Gold Coast United sack coach
Sacking a coach was the least of Gold Coast United owner Clive Palmer's priorities on Monday after his latest tirade prompted an ominous warning from Football Federation Australia (FFA).
Coach Miron Bleiberg's axing became a bizarre sub-plot as Palmer attempted to explain why he called soccer "a hopeless sport" and his club "insignificant".
The billionaire claimed his comments in a weekend newspaper report were aimed at how the A-League was governed.
"What I was saying ... was taken out of context because I have no confidence with its administration," he told ABC Radio on Monday.
"As far as the game itself, I think it's a great game - I do support it.
"I'm not happy about the fact that the top five executives in the FFA are paid in excess of $5 million but at the same time we're going cap in hand to the federal government asking for $8 million and it was granted to them to support the league."
Palmer added he would "never" sell the club, the FFA could not take his licence away "legally" and that United's future depended merely on the health of the competition.
But Buckley had other ideas, saying he would discuss the club's future with Palmer at the end of the season.
"There would be no Gold Coast United without his commitment to the team," Buckley said on Monday.
"But I guess some of the comments over the weekend mean that we have to evaluate the future of the Gold Coast United team.
"There's players who play for the club, there's coaches, there's administrators.
"We need to make sure all of those factors are taken into account before we rush to decisions."
There are two years left on Palmer's United licence.
But when asked if the FFA had grounds to take it away, Buckley said: "All clubs have to make commitments and they have certain obligations.
"And if they breach those commitments and obligations we have rights to take issue with those breaches - but let's not rush to any particular decision."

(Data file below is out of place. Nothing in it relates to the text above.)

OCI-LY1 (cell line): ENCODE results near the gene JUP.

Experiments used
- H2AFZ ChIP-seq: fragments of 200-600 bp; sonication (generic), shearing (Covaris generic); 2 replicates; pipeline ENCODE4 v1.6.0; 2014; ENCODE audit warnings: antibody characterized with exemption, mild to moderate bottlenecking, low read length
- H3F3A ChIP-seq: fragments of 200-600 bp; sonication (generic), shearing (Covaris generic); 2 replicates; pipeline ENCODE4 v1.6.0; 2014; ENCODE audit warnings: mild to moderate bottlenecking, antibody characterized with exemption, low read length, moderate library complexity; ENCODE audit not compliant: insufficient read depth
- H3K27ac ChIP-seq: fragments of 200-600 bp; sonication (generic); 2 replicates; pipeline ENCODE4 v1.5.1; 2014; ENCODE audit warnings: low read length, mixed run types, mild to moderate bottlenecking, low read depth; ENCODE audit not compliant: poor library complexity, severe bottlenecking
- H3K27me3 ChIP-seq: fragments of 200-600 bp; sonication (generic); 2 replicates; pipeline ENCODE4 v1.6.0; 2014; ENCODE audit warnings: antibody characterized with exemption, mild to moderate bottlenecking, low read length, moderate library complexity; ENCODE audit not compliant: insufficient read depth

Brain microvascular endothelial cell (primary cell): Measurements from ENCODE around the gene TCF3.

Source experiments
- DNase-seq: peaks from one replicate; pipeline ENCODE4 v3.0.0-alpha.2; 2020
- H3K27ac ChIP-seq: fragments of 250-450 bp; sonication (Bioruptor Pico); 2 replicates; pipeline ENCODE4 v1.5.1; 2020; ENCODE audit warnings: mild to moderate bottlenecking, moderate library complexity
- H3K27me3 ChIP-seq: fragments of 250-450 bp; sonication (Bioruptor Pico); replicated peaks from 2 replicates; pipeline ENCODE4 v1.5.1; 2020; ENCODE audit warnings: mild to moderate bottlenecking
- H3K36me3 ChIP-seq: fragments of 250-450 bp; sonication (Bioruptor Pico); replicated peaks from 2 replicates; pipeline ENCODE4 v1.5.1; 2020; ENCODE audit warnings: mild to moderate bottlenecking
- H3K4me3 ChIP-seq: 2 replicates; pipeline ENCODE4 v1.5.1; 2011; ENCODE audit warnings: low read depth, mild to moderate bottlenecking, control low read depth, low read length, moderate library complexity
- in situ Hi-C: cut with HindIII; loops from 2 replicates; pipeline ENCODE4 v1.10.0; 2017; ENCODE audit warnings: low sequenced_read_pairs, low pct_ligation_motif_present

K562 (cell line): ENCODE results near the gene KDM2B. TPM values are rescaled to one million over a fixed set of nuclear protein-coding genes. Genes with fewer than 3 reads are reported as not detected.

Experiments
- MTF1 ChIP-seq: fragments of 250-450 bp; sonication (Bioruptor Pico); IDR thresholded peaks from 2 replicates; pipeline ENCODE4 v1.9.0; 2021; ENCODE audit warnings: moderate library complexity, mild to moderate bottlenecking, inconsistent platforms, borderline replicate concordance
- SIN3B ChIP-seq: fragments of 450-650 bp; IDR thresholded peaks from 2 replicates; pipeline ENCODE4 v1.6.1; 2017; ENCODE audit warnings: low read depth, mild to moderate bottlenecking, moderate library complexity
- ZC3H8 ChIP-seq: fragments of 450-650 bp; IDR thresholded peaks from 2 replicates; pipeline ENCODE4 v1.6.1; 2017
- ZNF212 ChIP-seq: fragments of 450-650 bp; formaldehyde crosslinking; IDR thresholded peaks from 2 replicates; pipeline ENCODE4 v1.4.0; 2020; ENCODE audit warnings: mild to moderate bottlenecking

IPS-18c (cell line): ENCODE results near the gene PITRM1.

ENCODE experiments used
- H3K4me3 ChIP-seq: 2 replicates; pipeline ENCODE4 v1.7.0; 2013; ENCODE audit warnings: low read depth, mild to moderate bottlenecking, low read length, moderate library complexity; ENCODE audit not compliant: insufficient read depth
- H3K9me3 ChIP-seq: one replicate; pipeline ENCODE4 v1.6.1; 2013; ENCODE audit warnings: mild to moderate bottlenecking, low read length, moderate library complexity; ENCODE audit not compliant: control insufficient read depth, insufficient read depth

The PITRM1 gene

The latest round in the Palmer-Buckley battle capped yet another extraordinary day for United.
Foundation coach Bleiberg was sacked - after saying he had resigned - in the fallout over Palmer's appointment of teenage rookie Mitch Cooper as stand-in captain.
Initially Bleiberg was suspended for one game after Palmer took offence to the coach describing Cooper's appointment as "only ceremonial".
Bleiberg said in newspaper reports on Monday that he would not return - prompting the club to call a press conference to claim he was axed.
"No resignation letter was received by the club but given comments made in the media over recent days the club have dismissed Miron from his position as head coach effective immediately," United CEO Clive Mensink said.
Assistant Mike Mulvey will take over as coach for the remaining six games of the season.
"We are not here to tarnish Miron's reputation at all," Mensink said.
"We have appreciated what he has done for the club.
"At the end of the day it shouldn't have been handled in the media but that's my opinion.
"We move on."
The sacking completed a remarkable fallout between the owner and Bleiberg who once claimed he had a "contract for life" with Palmer.
Mensink was confident of United's future, describing the recent debacle as a "disruption".